Related Article: Investing for Beginners

Stockholder’s Equity: Why You Want It

So why buy stocks when you could just stash cash under the mattress, buy CDs and bonds or keep your savings in jewelry and fine art? I’m glad you asked. Investing in the stock market generally provides higher returns than investing in bonds or CDs. And you don’t have to figure out how to store and insure stocks, like you would with jewelry or art.

Stocks do come with some risk, though. If the stocks you own become less valuable, your net worth goes down. Bummer, right? It sounds counter-intuitive, but experts advise the way to ride out the ups and downs of the stock market is to buy low and sell high, or buy and hold. If you panic in a downturn and “sell low,” and then you only “buy high” after stocks have become expensive, you’ll miss out on opportunities to increase your net worth.

The good news is that there is a way to remove the temptation to try to “beat the market” by timing your investments and hand-picking stocks. If you think you’ll be tempted in this way, it’s probably a good idea to steer clear of individual stocks and online stock-trading sites. Instead, consider low-cost index funds that track the market and stay strong in a downturn. Experts agree: offloading your shares when times get tough is not a winning strategy.

Bottom Line

If you’re looking to grow your retirement savings, you’d likely be well served to invest in the stock market. Conventional wisdom says that when you’re younger and further from needing to live off your investments, you can afford to have a high percentage of your investments in the stock market. Later, as you approach retirement, you’re more vulnerable to a market downturn that could wipe out your retirement savings right before you need them. That’s why experts typically advise folks who are closer to retirement to decrease their exposure to equity risk by reducing the percentage of their investments in stocks and increasing the percentage in bonds.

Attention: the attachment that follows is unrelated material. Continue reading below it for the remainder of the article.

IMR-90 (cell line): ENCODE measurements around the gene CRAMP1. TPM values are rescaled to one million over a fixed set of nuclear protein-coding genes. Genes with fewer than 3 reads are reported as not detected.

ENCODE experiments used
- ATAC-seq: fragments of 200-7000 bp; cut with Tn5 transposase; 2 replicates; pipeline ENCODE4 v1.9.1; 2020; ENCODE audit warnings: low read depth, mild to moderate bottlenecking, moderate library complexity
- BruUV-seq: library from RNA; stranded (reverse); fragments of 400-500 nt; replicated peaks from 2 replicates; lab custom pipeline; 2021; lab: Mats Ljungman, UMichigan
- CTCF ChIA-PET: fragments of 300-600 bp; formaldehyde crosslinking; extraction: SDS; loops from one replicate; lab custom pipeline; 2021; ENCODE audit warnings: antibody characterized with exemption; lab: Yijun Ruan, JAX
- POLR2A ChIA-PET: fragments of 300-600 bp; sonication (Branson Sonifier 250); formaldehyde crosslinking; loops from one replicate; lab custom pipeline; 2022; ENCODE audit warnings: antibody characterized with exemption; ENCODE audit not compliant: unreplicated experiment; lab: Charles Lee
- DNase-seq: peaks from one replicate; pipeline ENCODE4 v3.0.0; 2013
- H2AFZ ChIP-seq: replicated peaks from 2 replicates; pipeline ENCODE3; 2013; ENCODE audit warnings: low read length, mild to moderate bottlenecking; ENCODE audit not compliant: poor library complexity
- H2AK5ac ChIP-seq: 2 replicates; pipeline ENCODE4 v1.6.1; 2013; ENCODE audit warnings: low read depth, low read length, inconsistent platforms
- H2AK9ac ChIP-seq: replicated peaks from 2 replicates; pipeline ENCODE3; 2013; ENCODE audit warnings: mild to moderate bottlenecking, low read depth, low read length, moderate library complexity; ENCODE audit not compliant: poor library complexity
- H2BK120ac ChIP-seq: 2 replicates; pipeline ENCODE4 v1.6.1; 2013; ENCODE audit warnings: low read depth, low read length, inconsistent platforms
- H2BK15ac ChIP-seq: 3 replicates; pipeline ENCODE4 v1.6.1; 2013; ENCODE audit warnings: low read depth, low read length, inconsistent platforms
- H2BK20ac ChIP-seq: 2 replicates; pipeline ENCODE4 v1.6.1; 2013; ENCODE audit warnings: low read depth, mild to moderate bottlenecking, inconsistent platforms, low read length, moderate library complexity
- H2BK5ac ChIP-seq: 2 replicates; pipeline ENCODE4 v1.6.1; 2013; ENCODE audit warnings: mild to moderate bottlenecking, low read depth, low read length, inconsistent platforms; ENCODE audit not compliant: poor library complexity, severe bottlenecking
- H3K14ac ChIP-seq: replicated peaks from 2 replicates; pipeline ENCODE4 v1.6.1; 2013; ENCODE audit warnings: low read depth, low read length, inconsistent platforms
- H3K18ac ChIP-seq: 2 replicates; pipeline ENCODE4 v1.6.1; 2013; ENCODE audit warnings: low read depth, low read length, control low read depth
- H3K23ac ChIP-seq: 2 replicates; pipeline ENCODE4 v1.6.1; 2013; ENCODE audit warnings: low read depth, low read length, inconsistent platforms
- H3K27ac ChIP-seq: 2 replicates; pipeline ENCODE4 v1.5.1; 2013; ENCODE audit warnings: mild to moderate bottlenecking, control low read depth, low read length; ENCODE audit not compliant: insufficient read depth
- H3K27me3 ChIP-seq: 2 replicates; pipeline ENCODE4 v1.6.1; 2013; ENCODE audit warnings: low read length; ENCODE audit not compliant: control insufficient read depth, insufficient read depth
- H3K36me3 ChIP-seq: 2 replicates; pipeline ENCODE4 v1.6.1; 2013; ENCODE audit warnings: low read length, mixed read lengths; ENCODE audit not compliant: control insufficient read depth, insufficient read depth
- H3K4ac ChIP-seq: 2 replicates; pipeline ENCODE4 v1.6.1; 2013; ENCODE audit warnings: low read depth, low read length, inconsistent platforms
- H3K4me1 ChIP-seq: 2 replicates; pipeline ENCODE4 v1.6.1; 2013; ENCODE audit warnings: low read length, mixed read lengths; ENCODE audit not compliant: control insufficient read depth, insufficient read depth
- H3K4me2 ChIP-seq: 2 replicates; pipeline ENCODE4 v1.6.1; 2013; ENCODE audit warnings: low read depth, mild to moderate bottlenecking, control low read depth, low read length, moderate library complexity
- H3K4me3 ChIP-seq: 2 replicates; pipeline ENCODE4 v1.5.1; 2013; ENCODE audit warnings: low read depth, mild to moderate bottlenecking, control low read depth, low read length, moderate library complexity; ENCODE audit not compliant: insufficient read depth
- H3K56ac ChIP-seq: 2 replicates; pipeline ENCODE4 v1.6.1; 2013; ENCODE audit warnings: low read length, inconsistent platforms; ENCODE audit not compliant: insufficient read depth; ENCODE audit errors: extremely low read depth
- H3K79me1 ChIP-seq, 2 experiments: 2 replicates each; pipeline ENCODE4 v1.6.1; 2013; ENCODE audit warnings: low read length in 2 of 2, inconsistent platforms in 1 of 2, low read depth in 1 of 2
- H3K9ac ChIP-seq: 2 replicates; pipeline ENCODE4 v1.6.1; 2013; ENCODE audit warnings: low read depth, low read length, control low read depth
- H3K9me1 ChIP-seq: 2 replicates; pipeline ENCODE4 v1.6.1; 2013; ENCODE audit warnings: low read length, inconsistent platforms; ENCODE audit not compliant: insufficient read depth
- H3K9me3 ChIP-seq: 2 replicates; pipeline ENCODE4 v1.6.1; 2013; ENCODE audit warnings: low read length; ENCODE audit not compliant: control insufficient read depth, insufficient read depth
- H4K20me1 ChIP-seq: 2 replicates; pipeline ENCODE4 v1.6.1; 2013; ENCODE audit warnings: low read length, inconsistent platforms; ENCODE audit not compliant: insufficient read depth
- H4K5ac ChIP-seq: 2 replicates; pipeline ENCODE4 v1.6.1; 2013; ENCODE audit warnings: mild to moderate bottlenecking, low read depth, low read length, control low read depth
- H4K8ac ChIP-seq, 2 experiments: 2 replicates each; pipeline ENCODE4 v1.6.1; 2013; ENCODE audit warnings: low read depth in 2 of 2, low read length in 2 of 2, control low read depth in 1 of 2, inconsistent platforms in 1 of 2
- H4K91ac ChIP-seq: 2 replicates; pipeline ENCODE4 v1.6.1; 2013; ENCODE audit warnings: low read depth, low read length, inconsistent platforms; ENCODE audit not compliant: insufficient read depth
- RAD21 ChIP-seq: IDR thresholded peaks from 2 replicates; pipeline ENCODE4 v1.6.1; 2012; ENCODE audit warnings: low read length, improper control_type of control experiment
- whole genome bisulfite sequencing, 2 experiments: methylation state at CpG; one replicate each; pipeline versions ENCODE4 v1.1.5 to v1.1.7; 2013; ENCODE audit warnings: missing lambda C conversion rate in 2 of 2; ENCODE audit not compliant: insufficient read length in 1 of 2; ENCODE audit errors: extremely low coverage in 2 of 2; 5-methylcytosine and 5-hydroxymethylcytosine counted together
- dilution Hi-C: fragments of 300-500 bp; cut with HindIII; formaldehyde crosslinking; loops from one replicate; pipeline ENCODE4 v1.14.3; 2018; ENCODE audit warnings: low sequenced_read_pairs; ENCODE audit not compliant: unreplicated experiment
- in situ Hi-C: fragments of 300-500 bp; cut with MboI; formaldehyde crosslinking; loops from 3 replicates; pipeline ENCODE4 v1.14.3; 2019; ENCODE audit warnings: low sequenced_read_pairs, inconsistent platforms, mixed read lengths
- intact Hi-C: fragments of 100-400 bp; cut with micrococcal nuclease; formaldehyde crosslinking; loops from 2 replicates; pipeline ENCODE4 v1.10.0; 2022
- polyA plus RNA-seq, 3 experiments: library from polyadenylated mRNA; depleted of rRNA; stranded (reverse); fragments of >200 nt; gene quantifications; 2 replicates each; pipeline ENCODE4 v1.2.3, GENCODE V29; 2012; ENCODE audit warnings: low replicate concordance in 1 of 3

If all that rebalancing sounds like too much to take on, there are target date funds that re-balance for you according to the year you intend to retire. You tell them when you want to retire and they chase higher returns (with more risk) while you’re young, preserving those gains with a lower-risk portfolio as you near the end of your career.

Whichever investing strategy you choose, it’s important to go into it with your eyes open. Starting from a place of knowledge will likely improve your returns, and it will make you less vulnerable to fraud. Happy investing!

Photo credit: ©iStock.com/GlobalStock, ©iStock.com/Maciej Bledowski, ©iStock.com/grafficx

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Amelia Josephson Amelia Josephson is a staff writer covering financial literacy topics at SmartAsset. She holds degrees from Columbia and Oxford. Originally from Alaska, Amelia now calls Brooklyn home.